"An independent and single authority performing oversight function the transportation security becomes essential given the network characteristics of international and domestic travel and the consequent accountability challenges that exist in the transportation sector," she said in a statement.
Arroyo's House Bill 5092 also known as the Philippine Transportation Security Act of 2017, she proposed the establishment of the National Transportation Security Regulatory Commission o NTSRC in replace to the Office of Transportation Security (OTS) established under her term as the Philippine President.
The OTS was created during Arroyo's term under the Executive Order No. 277.
This Commission will be responsible in creating transportation security program, which will ensure that the international standards are followed to avoid conflicting mandate.
The NTSRC will also be given the oversight authority to Civil Aviation Authority of the Philippines (CAAP), Maritime Industry Authority (MARINA), Philippines Coast Guard (PCG), Land Transportation Office (LTO), LTFRB and also to public and private airports, seaports and land transportation operators.
She cited terrorism in airports and train stations in Europe and the Luneta hostage-taking in 2010.
"The system of accountability ensures that relevant government agencies, as well as industry players tasked to perform functions geared towards deterrence, protection and response to terrorist attacks and other acts of unlawful interference, are performing their functions effectively and efficiently, thereby the reducing the possibility and mitigating the consequences of terrorist attacks,” the former President pointed out," Arroyo said in a statement.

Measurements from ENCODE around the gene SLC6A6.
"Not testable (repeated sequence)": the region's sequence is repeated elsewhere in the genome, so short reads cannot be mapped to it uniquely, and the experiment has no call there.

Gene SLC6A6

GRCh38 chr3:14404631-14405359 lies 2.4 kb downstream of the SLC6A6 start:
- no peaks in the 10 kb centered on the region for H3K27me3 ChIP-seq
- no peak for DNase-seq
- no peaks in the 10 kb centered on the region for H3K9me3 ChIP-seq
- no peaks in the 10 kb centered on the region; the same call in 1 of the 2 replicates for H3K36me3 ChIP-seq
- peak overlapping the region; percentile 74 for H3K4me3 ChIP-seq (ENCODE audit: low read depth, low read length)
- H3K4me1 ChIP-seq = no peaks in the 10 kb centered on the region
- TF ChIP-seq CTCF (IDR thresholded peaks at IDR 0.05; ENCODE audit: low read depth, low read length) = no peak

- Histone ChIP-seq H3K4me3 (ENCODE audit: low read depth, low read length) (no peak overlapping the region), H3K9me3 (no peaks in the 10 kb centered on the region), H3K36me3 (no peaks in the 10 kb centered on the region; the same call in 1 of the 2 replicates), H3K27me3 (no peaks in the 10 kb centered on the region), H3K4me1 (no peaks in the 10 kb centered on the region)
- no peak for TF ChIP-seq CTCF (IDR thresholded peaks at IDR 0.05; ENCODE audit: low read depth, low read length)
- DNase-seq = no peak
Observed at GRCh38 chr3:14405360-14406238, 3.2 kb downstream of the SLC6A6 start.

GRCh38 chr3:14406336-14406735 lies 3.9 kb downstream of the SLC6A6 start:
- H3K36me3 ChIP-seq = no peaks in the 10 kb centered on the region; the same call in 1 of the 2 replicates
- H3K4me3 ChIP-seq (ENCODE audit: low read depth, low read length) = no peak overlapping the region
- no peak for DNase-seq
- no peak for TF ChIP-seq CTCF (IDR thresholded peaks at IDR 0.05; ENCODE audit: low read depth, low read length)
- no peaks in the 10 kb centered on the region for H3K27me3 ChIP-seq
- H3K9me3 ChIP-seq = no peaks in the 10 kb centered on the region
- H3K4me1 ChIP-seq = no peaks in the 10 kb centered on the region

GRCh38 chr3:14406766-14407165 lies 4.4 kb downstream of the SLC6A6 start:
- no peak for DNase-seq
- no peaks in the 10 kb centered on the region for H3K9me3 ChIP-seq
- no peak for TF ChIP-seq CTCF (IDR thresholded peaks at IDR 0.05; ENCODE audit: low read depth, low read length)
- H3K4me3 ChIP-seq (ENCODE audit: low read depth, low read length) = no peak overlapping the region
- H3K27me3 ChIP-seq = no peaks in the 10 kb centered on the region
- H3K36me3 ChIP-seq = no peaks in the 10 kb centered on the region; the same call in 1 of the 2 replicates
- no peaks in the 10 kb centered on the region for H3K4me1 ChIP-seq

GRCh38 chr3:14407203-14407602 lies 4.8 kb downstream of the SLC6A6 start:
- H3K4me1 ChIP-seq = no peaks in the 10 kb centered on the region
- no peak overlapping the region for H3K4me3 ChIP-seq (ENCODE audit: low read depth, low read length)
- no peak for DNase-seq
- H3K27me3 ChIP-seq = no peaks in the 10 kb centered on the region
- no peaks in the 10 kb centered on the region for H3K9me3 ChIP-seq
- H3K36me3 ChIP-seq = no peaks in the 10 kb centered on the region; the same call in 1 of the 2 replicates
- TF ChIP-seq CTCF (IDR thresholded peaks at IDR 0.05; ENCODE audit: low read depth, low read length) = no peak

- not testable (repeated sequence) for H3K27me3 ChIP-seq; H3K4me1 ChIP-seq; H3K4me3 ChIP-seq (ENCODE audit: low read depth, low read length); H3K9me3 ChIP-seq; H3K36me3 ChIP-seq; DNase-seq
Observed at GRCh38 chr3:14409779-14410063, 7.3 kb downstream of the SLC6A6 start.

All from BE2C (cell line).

The NTRSC will be composed by a chairman and four members that will be appointed by the President himself with an fixed 7-year term and no re-appointment. The appointed officials must not be related or affiliated with any investor, stockholder, officer or director of any company engaged in the transportation industry to avoid conflict of interest.
"Just like the first world countries in America and Europe, as well as in Asia, the transportation industry in the Philippines is facing challenges in the area of transportation security which, if not systematically addressed, could potentially jeopardize the phenomenal and unprecedented growth the country has been experiencing in the recent years. Thus, defining and criminalizing acts of unlawful interference in transportation systems, and imposing stringent penalties and sanctions to such acts or to any violations of transportation security regulations becomes mandatory," Arroyo said.